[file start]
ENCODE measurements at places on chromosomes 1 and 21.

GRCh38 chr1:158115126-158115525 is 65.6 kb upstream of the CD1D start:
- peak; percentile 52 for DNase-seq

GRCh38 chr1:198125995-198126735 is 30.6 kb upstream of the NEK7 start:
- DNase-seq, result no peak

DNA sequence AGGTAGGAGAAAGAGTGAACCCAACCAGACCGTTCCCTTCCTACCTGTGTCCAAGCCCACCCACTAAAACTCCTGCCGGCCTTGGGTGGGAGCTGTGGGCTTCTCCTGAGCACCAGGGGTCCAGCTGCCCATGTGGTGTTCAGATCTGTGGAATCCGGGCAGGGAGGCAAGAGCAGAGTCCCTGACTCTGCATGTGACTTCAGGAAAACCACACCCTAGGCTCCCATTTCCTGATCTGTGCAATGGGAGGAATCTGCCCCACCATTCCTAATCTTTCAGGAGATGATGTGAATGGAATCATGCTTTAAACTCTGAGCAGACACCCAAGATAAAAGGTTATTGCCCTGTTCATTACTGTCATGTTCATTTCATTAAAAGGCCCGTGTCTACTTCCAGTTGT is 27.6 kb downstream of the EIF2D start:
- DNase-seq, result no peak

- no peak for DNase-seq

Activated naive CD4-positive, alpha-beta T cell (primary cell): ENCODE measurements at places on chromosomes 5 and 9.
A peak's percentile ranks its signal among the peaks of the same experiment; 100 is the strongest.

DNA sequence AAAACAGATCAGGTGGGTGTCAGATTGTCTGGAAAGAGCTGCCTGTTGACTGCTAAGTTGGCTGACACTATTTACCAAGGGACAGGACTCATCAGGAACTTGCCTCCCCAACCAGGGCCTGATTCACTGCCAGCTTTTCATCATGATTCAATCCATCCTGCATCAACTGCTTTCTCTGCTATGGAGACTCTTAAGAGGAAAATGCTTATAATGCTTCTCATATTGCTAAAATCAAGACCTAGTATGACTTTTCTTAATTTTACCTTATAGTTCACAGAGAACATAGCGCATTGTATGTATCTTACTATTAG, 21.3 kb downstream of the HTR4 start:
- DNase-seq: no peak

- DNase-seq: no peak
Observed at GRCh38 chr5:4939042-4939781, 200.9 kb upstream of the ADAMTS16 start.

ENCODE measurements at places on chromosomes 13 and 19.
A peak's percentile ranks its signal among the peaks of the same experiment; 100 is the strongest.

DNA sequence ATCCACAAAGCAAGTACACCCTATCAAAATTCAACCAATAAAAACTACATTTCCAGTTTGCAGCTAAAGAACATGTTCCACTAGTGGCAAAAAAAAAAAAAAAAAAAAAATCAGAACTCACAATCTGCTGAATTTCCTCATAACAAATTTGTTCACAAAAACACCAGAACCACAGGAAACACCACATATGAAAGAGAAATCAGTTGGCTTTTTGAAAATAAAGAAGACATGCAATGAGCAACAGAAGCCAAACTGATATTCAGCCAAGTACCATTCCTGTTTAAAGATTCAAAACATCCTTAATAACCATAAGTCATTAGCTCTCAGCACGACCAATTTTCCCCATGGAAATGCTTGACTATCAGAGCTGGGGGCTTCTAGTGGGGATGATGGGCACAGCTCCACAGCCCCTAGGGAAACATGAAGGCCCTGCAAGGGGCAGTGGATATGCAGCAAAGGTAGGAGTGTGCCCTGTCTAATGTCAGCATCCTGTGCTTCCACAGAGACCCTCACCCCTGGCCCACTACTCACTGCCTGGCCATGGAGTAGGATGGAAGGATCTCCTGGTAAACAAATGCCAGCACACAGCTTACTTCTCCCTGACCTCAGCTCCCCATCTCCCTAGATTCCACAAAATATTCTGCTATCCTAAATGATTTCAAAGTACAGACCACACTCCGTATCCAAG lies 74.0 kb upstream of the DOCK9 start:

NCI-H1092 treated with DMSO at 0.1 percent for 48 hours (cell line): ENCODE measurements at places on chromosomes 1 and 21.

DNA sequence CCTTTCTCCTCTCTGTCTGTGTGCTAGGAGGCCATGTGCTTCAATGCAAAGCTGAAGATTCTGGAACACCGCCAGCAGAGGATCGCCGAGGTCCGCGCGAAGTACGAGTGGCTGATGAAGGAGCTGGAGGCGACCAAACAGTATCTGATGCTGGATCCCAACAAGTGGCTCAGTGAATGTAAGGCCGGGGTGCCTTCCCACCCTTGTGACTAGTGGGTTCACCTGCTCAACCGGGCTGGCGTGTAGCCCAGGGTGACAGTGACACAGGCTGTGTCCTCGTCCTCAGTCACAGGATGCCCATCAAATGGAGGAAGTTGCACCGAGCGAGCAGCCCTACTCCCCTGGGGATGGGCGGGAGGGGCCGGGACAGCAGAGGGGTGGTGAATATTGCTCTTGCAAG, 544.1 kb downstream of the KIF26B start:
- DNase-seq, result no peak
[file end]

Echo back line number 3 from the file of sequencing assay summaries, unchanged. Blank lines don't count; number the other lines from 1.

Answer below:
- peak; percentile 52 for DNase-seq